Is a Road Bypass (Beltway) a Good Idea for Cities?

By Dom Nozzi

November 12, 2016

An extremely common suggestion for “improving” or “easing” car travel in cities is to create a bypass road (sometimes called a “beltway”) to take regional motor vehicle trips not destined for the city center away from the city center to reduce congestion.

I question the conventional wisdom that traffic congestion is bad for cities. I have written and given speeches extensively on this topic. See here and here, for example.

For the sake of argument, however, let us assume that it is a good idea to reduce city traffic congestion. Will a road bypass reduce congestion and help make for a better city?

I think it is now clear that a bypass does not reduce congestion, and has been toxic for many cities throughout the nation.

By funneling a large number of motor vehicle trips away from the city center, a bypass drains the lifeblood from a city center: retail shops, offices, homes, and dollars depart from the city center and into remote, sprawling locations as they chase after the disappearing trips and dollars and vibrancy.

The idea that a road bypass would only accommodate regional trips not needing to go into the city center has not been realized, as a bypass tends to attract a large number of local trips (due to the promise of faster trips).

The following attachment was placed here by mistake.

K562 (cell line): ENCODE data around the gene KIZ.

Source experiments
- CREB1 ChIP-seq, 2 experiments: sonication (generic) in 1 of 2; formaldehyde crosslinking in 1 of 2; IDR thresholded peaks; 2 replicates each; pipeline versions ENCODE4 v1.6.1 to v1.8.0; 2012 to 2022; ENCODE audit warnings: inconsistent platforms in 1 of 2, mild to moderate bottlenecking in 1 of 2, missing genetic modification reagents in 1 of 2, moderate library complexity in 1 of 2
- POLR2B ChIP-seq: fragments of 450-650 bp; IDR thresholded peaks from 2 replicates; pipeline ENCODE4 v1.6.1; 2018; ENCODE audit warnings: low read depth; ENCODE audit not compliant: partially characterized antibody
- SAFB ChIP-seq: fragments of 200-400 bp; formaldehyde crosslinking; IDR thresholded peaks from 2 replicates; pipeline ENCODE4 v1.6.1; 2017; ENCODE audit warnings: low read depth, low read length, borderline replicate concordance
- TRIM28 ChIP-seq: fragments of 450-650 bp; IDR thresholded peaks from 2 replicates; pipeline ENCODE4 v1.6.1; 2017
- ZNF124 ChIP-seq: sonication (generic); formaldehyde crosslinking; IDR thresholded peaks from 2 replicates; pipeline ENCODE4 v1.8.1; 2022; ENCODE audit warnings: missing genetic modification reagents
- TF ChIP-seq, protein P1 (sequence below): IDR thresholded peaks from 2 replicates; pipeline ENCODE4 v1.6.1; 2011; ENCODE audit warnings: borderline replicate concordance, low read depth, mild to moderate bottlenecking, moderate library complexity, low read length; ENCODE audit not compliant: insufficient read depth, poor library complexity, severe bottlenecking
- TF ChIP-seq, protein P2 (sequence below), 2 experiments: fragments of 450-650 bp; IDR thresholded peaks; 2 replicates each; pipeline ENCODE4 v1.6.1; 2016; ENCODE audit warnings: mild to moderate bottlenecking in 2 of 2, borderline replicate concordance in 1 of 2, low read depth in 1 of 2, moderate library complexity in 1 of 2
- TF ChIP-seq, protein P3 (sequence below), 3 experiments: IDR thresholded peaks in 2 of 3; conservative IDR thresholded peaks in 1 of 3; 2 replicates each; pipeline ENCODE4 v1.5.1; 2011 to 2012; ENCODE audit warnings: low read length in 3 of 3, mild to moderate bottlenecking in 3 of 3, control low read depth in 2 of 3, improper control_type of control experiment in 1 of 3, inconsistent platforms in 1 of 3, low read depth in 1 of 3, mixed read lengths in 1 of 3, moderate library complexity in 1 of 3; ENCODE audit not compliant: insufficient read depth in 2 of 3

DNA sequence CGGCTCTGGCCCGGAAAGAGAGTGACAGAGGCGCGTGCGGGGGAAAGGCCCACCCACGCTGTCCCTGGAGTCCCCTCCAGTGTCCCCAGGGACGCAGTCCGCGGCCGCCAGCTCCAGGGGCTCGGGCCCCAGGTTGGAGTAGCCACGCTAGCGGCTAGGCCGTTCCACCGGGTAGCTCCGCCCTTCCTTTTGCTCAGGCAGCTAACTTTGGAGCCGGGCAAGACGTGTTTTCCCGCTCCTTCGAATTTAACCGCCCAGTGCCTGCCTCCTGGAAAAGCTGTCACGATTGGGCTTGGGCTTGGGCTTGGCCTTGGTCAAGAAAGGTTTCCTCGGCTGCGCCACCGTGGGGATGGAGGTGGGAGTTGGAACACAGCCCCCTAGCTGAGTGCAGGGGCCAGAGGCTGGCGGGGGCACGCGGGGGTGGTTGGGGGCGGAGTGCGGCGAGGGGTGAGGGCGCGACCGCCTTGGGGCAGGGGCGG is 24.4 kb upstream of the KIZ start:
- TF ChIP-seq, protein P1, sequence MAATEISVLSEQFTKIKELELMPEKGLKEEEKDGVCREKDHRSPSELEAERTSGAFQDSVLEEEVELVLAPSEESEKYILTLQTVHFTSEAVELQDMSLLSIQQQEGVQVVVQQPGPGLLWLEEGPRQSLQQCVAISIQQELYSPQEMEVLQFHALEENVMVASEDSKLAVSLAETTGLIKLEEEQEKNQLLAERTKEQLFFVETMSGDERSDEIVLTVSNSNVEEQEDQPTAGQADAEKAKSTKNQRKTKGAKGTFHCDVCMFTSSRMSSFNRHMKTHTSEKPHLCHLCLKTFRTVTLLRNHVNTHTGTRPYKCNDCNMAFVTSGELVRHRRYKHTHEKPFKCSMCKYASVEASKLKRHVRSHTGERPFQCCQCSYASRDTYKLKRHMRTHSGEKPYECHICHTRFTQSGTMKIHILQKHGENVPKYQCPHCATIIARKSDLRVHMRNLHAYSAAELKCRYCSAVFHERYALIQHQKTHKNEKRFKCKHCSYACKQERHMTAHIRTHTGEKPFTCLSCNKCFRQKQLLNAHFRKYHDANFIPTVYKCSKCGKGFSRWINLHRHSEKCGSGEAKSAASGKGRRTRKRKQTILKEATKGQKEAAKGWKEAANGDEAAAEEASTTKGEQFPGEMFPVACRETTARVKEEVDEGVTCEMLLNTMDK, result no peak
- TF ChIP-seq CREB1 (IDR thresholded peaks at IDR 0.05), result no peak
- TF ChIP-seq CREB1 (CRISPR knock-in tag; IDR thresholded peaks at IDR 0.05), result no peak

All of these big downsides for a city in exchange for saving seconds or minutes in a car trip — savings that usually end up being a loss of time for the motorist, as they tend to end up driving much greater distances.photo_verybig_174793

We also find (due to Anthony Downs Triple Convergence) that the bypass tends to become congested in a few short years, because the bypass induces new car trips that would not have occurred had the bypass not been built.

The solution, in my view, is not to funnel urban trips on a few large capacity roads and highways but to move away from the hierarchy of roads toward a more connected street system that more evenly distributes slower speed (and less congested) traffic. Such an approach also more successfully recruits transit riders, bicyclists and pedestrians (which, among other things, creates more parking spaces for motorists).

Another big plus: by avoiding building a bypass, there is a big reduction in the need for initial and on-going transportation dollars for capital projects and operation and maintenance expenditures.

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